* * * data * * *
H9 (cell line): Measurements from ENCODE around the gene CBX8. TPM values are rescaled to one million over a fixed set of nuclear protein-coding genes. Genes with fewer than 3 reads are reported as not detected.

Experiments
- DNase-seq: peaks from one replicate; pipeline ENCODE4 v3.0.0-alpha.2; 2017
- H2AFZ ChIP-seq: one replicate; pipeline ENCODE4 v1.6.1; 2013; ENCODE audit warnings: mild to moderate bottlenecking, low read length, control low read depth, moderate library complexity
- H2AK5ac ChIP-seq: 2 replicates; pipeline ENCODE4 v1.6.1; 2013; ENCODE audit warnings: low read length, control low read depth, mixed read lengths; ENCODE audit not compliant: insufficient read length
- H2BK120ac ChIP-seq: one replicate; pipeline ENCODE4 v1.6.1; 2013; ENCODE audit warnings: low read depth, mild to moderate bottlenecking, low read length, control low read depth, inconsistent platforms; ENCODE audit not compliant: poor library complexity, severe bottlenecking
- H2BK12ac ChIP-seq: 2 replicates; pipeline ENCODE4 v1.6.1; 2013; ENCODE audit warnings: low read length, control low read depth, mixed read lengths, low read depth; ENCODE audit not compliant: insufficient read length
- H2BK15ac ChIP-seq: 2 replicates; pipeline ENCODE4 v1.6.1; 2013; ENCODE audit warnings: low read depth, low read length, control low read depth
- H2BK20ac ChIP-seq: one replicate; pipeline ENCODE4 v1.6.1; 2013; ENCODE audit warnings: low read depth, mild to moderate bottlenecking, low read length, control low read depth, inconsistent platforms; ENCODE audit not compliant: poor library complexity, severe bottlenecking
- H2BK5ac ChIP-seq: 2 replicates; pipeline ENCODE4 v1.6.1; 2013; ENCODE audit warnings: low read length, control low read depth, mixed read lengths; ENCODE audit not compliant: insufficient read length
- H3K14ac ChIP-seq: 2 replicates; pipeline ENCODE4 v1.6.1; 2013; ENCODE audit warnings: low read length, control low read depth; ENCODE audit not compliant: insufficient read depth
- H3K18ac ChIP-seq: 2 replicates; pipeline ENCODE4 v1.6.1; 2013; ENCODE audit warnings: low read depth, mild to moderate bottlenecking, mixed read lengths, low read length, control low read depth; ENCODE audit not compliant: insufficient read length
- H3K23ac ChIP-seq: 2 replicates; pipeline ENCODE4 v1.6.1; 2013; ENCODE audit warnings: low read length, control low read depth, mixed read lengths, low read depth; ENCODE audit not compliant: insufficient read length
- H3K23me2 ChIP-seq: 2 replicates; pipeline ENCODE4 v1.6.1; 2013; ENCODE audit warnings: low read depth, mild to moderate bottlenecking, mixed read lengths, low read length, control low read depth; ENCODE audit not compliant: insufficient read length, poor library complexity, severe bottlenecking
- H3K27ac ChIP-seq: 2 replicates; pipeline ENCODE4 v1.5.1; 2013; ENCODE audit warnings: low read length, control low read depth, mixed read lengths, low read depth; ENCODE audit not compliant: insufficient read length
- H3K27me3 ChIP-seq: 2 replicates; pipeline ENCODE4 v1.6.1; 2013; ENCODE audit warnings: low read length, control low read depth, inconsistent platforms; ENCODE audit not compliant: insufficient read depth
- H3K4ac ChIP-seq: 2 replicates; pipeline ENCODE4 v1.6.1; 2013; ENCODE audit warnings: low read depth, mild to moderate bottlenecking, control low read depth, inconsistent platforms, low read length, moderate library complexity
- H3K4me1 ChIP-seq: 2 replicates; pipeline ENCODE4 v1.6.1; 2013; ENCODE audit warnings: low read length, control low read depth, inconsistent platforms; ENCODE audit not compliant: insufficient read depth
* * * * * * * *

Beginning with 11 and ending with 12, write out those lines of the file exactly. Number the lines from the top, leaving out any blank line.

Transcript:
- H3K14ac ChIP-seq: 2 replicates; pipeline ENCODE4 v1.6.1; 2013; ENCODE audit warnings: low read length, control low read depth; ENCODE audit not compliant: insufficient read depth
- H3K18ac ChIP-seq: 2 replicates; pipeline ENCODE4 v1.6.1; 2013; ENCODE audit warnings: low read depth, mild to moderate bottlenecking, mixed read lengths, low read length, control low read depth; ENCODE audit not compliant: insufficient read length